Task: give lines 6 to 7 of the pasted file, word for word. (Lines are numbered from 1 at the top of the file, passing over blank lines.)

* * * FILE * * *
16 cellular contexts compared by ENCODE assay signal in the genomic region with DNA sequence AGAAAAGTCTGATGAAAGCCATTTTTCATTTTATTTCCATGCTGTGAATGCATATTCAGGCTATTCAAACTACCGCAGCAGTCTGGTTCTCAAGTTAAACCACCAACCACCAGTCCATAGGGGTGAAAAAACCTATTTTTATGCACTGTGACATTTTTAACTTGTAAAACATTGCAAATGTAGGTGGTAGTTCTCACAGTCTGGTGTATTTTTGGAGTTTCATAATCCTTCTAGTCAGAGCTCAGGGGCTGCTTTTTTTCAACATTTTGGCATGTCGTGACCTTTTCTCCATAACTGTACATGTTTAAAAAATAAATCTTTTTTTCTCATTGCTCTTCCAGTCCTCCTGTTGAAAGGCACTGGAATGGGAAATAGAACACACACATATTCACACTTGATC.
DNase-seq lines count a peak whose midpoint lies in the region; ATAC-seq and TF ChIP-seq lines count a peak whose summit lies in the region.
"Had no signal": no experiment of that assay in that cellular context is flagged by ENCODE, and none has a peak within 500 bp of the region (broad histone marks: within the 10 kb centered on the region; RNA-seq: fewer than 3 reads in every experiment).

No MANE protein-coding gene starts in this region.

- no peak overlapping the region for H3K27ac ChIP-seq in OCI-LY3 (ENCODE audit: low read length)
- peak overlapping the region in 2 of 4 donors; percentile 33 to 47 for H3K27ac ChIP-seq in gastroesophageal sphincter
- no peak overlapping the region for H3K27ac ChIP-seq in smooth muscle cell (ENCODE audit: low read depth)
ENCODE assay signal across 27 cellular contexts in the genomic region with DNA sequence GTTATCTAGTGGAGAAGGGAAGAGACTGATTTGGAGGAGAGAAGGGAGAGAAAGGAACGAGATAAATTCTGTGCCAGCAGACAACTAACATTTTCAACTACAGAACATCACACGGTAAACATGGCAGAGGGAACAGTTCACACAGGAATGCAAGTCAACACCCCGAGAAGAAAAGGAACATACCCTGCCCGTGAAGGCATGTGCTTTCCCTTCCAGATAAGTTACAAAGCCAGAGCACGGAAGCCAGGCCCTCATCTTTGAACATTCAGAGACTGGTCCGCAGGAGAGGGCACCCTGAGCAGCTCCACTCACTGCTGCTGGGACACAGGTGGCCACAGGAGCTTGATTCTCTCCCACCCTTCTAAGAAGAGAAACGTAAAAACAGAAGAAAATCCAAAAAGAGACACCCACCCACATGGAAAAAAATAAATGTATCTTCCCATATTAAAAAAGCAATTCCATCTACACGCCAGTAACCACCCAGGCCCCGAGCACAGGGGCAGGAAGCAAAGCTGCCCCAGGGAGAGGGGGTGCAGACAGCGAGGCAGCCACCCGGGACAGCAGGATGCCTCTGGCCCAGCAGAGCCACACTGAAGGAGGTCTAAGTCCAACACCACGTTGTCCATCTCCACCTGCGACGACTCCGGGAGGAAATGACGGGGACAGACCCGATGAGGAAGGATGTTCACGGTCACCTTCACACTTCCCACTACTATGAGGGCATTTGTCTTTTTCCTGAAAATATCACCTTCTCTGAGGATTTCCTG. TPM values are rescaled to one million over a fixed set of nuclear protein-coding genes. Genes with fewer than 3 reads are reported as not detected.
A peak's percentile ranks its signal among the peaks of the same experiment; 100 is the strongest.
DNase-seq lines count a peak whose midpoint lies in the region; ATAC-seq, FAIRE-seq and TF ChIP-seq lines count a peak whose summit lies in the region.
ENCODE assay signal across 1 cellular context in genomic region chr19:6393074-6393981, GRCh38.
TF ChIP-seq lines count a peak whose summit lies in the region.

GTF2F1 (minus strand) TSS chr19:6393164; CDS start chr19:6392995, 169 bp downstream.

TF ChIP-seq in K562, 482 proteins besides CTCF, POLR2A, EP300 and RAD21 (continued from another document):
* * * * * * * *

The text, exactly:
- peak overlapping the region in 2 of 4 donors; percentile 33 to 47 for H3K27ac ChIP-seq in gastroesophageal sphincter
- no peak overlapping the region for H3K27ac ChIP-seq in smooth muscle cell (ENCODE audit: low read depth)